Be careful whose advice you buy, but be patient with those who supply it. Advice is a form of nostalgia. Dispensing it is a way of fishing the past from the disposal, wiping it off, painting over the ugly parts and recycling it for more than it's worth.

    But trust me on the sunscreen.

    I had no idea you were quite so profound, @WylaffB)
  • AlbinfkAlbinfk Pittstown,NYPosts: 1,939 ✭✭✭✭✭
    Davidoff Winston Churchill. A classic.
  • GrawlsGrawls MissouriPosts: 424 ✭✭✭✭✭
    All my special occasions get Padron
  • RhamlinRhamlin WVPosts: 7,271 ✭✭✭✭✭
    Grawls said:
    All my special occasions get Padron
    Agree! Padron 64 Can't go wrong. 
  • WylaffWylaff Reno, NVPosts: 4,576 ✭✭✭✭✭
    jlmarta said:
    Wylaff said:

    Wear sunscreen.

    If I could offer you only one tip for the future, sunscreen would be it. The long-term benefits of sunscreen have been proved by scientists, whereas the rest of my advice has no basis more reliable than my own meandering experience. I will dispense this advice now.

    Enjoy the power and beauty of your youth. Oh, never mind. You will not understand the power and beauty of your youth until they've faded. But trust me, in 20 years, you'll look back at photos of yourself and recall in a way you can't grasp now how much possibility lay before you and how fabulous you really looked. You are not as fat as you imagine.

    Don't worry about the future. Or worry, but know that worrying is as effective as trying to solve an algebra equation by chewing bubble gum. The real troubles in your life are apt to be things that never crossed your worried mind, the kind that blindside you at 4 p.m. on some idle Tuesday.

    Do one thing every day that scares you.

    Sing.

    Don't be reckless with other people's hearts. Don't put up with people who are reckless with yours.

    Floss.

    Don't waste your time on jealousy. Sometimes you're ahead, sometimes you're behind. The race is long and, in the end, it's only with yourself.

    Remember compliments you receive. Forget the insults. If you succeed in doing this, tell me how.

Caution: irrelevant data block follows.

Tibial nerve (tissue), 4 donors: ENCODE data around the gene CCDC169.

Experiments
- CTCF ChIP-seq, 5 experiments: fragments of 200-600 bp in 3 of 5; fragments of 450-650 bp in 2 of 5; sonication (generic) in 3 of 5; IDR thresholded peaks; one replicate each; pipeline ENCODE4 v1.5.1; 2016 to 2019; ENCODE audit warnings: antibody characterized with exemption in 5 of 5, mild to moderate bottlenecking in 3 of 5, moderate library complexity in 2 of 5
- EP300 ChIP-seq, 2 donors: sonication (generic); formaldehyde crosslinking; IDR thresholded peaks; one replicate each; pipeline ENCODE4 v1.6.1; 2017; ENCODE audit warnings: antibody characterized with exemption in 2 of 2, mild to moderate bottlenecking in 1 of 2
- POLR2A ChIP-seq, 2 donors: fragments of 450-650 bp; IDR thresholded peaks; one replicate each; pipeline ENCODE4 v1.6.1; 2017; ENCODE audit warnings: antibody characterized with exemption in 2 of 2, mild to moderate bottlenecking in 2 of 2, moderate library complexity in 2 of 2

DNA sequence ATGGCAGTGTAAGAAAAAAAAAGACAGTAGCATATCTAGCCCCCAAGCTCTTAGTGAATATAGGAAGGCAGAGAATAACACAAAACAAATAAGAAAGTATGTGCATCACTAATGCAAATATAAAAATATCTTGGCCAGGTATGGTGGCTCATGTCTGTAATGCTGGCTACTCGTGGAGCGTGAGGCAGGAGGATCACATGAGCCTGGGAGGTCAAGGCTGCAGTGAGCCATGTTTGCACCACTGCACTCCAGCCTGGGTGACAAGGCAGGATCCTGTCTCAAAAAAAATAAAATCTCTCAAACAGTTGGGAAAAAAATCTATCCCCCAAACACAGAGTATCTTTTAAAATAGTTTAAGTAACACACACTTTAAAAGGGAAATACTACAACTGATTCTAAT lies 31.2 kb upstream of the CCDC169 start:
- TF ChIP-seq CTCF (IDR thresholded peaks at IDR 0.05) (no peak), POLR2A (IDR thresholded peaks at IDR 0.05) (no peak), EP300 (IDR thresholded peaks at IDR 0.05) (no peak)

Keep your old love letters. Throw away your old bank statements.

    Stretch.

    Don't feel guilty if you don't know what you want to do with your life. The most interesting people I know didn't know at 22 what they wanted to do with their lives. Some of the most interesting 40-year-olds I know still don't.

    Get plenty of calcium. Be kind to your knees. You'll miss them when they're gone.

    Maybe you'll marry, maybe you won't. Maybe you'll have children, maybe you won't. Maybe you'll divorce at 40, maybe you'll dance the funky chicken on your 75th wedding anniversary. Whatever you do, don't congratulate yourself too much, or berate yourself either. Your choices are half chance. So are everybody else's.

    Enjoy your body. Use it every way you can. Don't be afraid of it or of what other people think of it. It's the greatest instrument you'll ever own.

    Dance, even if you have nowhere to do it but your living room.

    Read the directions, even if you don't follow them.

    Do not read beauty magazines. They will only make you feel ugly.

    Get to know your parents. You never know when they'll be gone for good. Be nice to your siblings. They're your best link to your past and the people most likely to stick with you in the future.

    Understand that friends come and go, but with a precious few you should hold on. Work hard to bridge the gaps in geography and lifestyle, because the older you get, the more you need the people who knew you when you were young.

    Live in New York City once, but leave before it makes you hard. Live in Northern California once, but leave before it makes you soft. Travel.

    Accept certain inalienable truths: Prices will rise. Politicians will philander. You, too, will get old. And when you do, you'll fantasize that when you were young, prices were reasonable, politicians were noble and children respected their elders.

    Respect your elders.

    Don't expect anyone else to support you. Maybe you have a trust fund. Maybe you'll have a wealthy spouse. But you never know when either one might run out.

    Don't mess too much with your hair or by the time you're 40 it will look 85.

    Be careful whose advice you buy, but be patient with those who supply it. Advice is a form of nostalgia. Dispensing it is a way of fishing the past from the disposal, wiping it off, painting over the ugly parts and recycling it for more than it's worth.

    But trust me on the sunscreen.

    I had no idea you were quite so profound, @WylaffB)
    I just burn easily.
    "Cooking isn't about struggling; It's about pleasure. It's like sǝx, with a wider variety of sauces."

    I hate myself, and I don't regret any of it.

  • KidTexKidTex Paris, TexasPosts: 91 ✭✭✭
    Rhamlin and wylaff agreeing made me feel like it was a good choice! Thx guys
  • TNBigfoot68TNBigfoot68 Where Bigfoots live, in the woodsPosts: 1,785 ✭✭✭✭✭
    Padron is my choice! Great choice!!! If I can't get the anniversary series Padron, my Next choice would be Eiroa 20 Years of Cigar. Great smoke!!!
    I was born a fool, and just got bigger!
  • YankeeManYankeeMan Posts: 2,208 ✭✭✭✭
    edited May 2017
    Anything Padilla.  Good luck with the new store.
  • clearlysuspectclearlysuspect Jacksonville, FloridaPosts: 2,124 ✭✭✭✭
    I have nothing to offer other than something in a Perfecto.  Nothing has ever screamed "business man" to me more than a perfecto cigar! 

    I'm not sure why.  Might have been something I saw on Looney Tunes as a kid.